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If performance palls, look below the surface.

Too many supervisors take the easy road when it comes to dealing with a problem employee. They discipline and eventually terminate the seemingly incorrigible worker. I take pride in being able to salvage a formerly productive employee. Retaining such a worker impresses the rest of the staff while having a positive effect on that individual.

* Root of the problem. Before such a transformation can take place, it is necessary to identify the underlying cause of the declining performance. The best approach is to schedule an informal counseling session in which the barrier between supervisor and subordinate is broken down. You can often get employees to open up if you show genuine concern for their welfare.

The most common problem areas include:

[unkeyable] Supervision. Although part of the supervisory role is to prevent problems, too many supervisors, especially inexperienced ones, create them instead. I have seen difficulties occur at both ends of the supervisory spectrum: the overbearing supervisor with a sweatshop mentality and the easy-going supervisor who would rather be a buddy than a boss.

The overbearing supervisor establishes an atmosphere of fear. The lax supervisor fails to motivate and discipline. The goal in achieving productivity is to stimulate the staff. Earning their respect must usually come first.

[unkeyable] Rules and regulations. All too often, employers institute ambiguous policies and procedures or fail to implement the rules fairly. All policies should be well defined and communicated clearly. The staff, in turn, must recognize that policies and procedures protect their rights as well as those of the employer.

[unkeyable] Changing technology. The highly technical nature of our profession is a double-edged sword. Automation allows us to perform more tests and to do them faster. When highly trained professionals are reduced to button pushers, however, technology may lead to stress, fatigue, and boredom. The result is uneven performance. Restructuring or rotating jobs or transferring employees may help.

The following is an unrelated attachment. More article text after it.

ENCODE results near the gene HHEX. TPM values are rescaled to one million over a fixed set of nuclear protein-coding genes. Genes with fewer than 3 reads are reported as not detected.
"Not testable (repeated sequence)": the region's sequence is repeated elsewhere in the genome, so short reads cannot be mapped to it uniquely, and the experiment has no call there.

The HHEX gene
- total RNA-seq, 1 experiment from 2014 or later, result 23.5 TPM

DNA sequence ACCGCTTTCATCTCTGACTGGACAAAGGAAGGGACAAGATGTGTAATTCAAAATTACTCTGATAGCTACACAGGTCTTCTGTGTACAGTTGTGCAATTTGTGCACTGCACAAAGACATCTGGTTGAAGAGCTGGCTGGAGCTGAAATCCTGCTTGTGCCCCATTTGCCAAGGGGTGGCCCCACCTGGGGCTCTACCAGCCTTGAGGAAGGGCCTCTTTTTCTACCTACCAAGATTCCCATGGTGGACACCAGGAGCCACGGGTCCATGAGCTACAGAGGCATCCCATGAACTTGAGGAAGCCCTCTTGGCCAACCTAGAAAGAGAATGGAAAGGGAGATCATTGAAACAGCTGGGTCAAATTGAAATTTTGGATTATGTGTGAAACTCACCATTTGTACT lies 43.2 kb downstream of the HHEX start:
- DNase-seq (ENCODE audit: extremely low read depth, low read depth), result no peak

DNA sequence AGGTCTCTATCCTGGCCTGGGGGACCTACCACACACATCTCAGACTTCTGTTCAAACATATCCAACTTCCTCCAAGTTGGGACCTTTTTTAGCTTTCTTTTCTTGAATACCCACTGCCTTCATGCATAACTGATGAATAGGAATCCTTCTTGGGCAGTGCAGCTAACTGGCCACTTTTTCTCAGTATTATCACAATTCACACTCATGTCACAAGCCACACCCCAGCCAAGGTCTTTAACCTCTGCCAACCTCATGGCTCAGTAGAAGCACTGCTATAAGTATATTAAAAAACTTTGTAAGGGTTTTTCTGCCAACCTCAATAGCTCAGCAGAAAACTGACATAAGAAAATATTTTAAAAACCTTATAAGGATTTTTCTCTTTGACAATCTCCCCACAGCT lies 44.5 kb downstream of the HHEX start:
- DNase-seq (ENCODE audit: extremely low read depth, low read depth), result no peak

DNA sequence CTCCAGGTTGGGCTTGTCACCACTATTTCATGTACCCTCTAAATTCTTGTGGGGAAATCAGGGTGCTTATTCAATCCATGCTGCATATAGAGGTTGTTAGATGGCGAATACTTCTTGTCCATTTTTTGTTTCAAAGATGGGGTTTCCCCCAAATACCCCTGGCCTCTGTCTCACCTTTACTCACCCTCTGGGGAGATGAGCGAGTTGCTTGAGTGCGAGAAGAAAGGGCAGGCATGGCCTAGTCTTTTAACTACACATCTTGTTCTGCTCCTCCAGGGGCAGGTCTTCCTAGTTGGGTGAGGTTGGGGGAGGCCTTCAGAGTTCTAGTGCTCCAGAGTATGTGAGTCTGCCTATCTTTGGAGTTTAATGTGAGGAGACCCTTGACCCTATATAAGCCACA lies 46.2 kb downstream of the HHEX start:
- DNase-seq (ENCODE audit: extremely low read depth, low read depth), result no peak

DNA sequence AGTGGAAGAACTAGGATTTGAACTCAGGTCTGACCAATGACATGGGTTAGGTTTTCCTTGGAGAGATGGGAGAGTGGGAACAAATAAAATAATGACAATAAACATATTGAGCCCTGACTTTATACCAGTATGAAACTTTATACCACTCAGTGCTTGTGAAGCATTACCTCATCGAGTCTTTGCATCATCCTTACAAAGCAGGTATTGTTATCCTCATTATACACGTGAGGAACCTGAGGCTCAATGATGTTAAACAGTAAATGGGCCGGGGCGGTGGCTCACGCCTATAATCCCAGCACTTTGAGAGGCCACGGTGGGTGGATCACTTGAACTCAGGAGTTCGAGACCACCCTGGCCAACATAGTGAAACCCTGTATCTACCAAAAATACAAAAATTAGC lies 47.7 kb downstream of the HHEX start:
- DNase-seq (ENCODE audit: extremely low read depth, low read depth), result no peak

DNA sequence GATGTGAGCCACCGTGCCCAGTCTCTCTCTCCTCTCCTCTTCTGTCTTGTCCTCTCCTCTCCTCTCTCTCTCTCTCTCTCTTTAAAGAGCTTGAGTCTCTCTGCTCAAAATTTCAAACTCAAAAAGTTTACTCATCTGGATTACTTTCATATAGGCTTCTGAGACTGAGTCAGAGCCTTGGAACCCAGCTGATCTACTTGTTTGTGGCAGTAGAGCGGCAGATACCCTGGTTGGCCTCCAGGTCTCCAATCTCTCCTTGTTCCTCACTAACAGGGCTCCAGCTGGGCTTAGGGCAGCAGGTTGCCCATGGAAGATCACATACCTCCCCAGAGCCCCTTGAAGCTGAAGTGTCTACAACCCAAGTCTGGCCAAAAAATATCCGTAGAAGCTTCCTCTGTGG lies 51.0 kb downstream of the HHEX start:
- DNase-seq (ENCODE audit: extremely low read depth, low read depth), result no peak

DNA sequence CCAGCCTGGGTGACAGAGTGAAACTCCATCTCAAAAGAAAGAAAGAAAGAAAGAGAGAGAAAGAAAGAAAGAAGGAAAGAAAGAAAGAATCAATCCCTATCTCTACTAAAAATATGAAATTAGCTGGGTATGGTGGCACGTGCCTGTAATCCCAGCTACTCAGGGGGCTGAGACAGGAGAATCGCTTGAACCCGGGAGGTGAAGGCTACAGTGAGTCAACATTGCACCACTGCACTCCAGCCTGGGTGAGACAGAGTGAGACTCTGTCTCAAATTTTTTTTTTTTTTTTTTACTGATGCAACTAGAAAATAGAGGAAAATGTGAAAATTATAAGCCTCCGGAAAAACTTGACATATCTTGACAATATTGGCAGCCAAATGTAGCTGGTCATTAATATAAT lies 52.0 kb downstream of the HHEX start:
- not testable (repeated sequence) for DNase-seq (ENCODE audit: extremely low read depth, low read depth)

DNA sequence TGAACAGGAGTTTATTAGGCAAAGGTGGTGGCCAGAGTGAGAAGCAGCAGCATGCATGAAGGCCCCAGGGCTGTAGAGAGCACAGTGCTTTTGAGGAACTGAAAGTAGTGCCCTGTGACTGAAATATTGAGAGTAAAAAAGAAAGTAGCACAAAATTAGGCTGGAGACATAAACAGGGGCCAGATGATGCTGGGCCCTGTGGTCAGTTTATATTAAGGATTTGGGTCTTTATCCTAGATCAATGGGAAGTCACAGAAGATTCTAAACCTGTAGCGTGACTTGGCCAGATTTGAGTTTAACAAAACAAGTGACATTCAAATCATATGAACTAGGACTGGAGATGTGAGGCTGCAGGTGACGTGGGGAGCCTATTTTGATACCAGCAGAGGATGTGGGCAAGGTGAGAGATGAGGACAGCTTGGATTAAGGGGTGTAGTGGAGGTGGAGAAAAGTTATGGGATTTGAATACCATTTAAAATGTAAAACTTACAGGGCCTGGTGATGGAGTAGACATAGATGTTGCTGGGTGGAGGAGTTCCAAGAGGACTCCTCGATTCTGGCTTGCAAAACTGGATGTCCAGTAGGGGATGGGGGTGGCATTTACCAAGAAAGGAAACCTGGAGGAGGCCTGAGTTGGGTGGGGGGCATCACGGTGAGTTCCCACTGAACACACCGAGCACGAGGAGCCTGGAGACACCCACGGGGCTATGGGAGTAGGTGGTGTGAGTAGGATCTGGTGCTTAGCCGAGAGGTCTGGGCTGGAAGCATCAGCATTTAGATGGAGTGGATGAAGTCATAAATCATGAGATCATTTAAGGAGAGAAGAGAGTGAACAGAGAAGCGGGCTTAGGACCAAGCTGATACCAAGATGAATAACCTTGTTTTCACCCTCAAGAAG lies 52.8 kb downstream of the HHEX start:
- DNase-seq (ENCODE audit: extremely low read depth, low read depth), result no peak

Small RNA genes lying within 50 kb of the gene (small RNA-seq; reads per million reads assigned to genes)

[unkeyable] Substance abuse. Most employees won't reveal this dark secret unless and until their backs are against the wall. Few supervisors are qualified to deal with drug abuse. Fortunately, numerous programs are available. One of the best things we can do for these employees is to put them in touch with a professional organization that can help.

[unkeyable] Work environment. In the typical clinical laboratory, especially an older facility, it's obvious that little or no thought has gone into comfort or aesthetics. It is not only essential to provide a safe environment but also incumbent upon employers to expend some effort on ambience. It's hard to motivate employees who work in a crowded, noisy, dirty area that is unpleasant to look at. Poor working conditions have a subtle yet long-lasting effect on workers' perceptions of their jobs.

[unkeyable] Workload. A growing workload and a shrinking staff is a deadly combination. Laboratory utilization continues to spiral, yet positions remain unfilled due to staff shortages and budget cutbacks. Laboratorians are bound to burn out; inevitably, performance suffers. Laboratory managers must convince those who control the pursestrings that diminishing returns are inevitable under such circumstances.

[unkeyable] Personal problems. Employees can't check their personal problems at the door when they come to work. It's easy to be distracted from duties at work when one's thoughts lie elsewhere. The result can be a multitude of errors caused by lack of concentration. In such difficult situations, supervisors should be supportive while encouraging workers to focus on the job at hand.

* Iceberg. Poor performance represents only the obvious part of an underlying problem. The solution begins with uncovering the causes. Unless we learn to navigate in choppy seas, that tip of the iceberg may sink our ship.

The author is administrator of clinical laboratories at Thomas Jefferson University Hospital, Philadelphia, Pa.
COPYRIGHT 1991 Nelson Publishing
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Copyright 1991 Gale, Cengage Learning. All rights reserved.

Article Details
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Author:Maratea, James M.
Publication:Medical Laboratory Observer
Article Type:column
Date:May 1, 1991
Words:618
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